South Africa is again, tragically, facing a scourge of violence against the LGBTQI+ community – assuming there was ever a time when gay, bisexual and trans people were not subjected to violence just because of their sexuality or gender identity.
Most homophobes and transphobes feel quite comfortable justifying their abhorrent views and actions by arguing that homosexual behaviour or legitimate gender expressions are not natural.
In the face of the brutality that the local LGBTQI+ community is met with every day, it’s worth taking a look at just how homosexual behaviour and gender expression play out in the natural world. Considering that same-sex sexual behaviours have been recorded in 1,500 species, its time to accept that nature’s pretty damn queer!
These mammals are regularly cited when referring to homosexual behaviour in the natural world, and for good reason. The first prominent study of homosexual behaviour among bottlenose dolphins was published in 2012 and caused quite a stir when scientists observed homosexual behaviour in groups of young male bottlenose dolphins, and also noticed that males often form lifelong pair-bonds with one another.
Studies concluded that male bottlenose dolphins were “found to engage in extensive bisexuality, combined with periods of exclusive homosexuality”.
The Laysan albatross
Among the Laysan albatross population, native to Hawaii, 31% of pairs are female couplings. These monogamous birds stay together for life and even raise chicks together. The small birds are often fathered by male albatrosses that already have mates.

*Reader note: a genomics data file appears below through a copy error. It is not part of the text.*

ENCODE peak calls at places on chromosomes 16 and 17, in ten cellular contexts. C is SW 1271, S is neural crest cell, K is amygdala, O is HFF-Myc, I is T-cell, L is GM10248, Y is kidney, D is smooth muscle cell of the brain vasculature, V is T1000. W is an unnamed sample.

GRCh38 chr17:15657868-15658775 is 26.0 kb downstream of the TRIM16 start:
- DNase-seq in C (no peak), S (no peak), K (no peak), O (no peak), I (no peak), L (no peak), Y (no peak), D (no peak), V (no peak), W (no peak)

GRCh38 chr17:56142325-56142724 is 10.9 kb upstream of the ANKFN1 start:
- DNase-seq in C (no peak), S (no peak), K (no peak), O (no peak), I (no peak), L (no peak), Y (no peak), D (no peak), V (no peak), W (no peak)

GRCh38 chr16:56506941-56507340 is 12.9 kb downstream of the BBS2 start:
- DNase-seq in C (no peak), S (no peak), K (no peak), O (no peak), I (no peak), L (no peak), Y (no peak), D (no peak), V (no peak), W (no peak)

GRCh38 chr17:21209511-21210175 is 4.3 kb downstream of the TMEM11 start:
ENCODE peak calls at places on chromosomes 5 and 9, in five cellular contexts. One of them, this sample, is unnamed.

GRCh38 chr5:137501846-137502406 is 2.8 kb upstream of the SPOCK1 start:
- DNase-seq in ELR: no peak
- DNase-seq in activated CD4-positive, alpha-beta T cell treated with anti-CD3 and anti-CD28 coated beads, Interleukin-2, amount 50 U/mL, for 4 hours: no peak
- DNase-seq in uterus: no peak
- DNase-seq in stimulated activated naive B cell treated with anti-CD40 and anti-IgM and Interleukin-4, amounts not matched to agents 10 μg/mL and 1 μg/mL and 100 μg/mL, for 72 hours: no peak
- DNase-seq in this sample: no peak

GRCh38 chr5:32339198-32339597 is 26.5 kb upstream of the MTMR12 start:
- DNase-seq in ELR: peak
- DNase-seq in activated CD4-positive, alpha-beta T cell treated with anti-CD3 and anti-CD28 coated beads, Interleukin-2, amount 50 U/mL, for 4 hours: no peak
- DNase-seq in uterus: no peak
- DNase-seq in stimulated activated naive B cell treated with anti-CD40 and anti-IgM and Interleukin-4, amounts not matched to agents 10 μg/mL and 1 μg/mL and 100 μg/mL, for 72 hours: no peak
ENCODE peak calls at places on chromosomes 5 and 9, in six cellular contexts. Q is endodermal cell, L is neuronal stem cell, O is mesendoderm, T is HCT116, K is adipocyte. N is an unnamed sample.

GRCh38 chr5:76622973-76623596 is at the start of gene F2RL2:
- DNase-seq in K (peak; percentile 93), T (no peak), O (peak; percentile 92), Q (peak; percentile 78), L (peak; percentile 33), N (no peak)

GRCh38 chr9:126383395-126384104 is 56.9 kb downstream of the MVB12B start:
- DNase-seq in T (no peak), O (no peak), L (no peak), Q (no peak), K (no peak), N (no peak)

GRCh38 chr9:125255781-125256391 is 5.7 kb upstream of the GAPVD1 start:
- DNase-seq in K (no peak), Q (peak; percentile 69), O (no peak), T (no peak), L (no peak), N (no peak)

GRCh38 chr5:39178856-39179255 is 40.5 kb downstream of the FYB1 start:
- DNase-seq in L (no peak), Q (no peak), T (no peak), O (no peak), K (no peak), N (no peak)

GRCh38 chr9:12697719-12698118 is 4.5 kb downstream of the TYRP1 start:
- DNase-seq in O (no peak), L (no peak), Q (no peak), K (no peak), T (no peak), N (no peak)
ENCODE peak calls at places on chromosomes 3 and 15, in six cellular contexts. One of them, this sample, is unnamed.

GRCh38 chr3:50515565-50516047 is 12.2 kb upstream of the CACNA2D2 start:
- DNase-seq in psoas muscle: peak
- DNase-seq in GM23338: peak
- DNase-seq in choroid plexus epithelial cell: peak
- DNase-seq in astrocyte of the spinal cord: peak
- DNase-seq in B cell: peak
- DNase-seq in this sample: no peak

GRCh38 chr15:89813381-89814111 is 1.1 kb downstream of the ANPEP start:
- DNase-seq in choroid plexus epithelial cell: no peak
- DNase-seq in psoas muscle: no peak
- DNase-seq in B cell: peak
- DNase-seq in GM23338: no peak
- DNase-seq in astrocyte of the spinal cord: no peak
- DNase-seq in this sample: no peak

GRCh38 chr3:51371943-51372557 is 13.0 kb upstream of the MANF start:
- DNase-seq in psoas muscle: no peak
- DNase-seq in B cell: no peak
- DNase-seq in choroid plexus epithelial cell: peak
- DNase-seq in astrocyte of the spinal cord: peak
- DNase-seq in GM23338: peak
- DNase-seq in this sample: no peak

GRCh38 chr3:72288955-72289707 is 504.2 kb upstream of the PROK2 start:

These primates share almost 99% of our DNA, and their active libidos are often highlighted. Bonobos live in matriarchal societies and are uncannily human in their behaviour. These apes often use sex as a means of conflict resolution, and homosexual behaviour is very common, especially among the females.
All adult females often engage in rubbing their genitals together, and scientists consider this a form of cultural behaviour. While males also frequently engage in same-sex activity, lady bonobos are considered prime examples of natural homosexual behaviour that is done for no other reason than pure pleasure.
Who would’ve known Nemo was such a master of gender bending? In clownfish society, schools are headed by females, with the male with whom she mates as the second-in-command. When the dominant female dies, her mate takes charge and changes his sex to female.
As female clownfish are typically larger than their male counterparts, this transfer of power also means that the male grows larger once he has taken the dominant position, with the rest of the school also changing in size according to the new hierarchy.
Penguins have been recorded engaging in homosexual behaviour by scientists since at least as early as 1911. These reports were deemed too shocking for the public and were actively suppressed by scholars. More recently, Zoos around the world have highlighted many same-sex penguin couples.
In 2019, London Zoo housed at least three paired same-sex Humboldt penguin couples, including Ronnie and Reggie who famously adopted and hatched an egg that had been abandoned by another couple. The story of Roy and Silo, two male chinstrap penguins who raised a chick named Tango in New York’s Central Park Zoo in 2004, became the basis for the well-known children’s book And Tango Makes Three.
The spotted hyena
When noticing spotted hyenas in the wild, you’ll be forgiven for thinking that there are far more males than females. This is because the female spotted hyena’s genitalia looks remarkably like a penis. In fact, females have elongated clitorises. Females use these organs to urinate, mate and give birth, and their clits can even become erect, just like penises.
Look, the fact of the matter is that the whole “being LGBTQI+ is unnatural” thing is not, nor has it ever been justification for discrimination, violence and murder. You might have heard it before, but it remains true that while homosexuality features quite prominently in nature, only one animal exhibits homophobic tendencies: and that’s homo sapiens.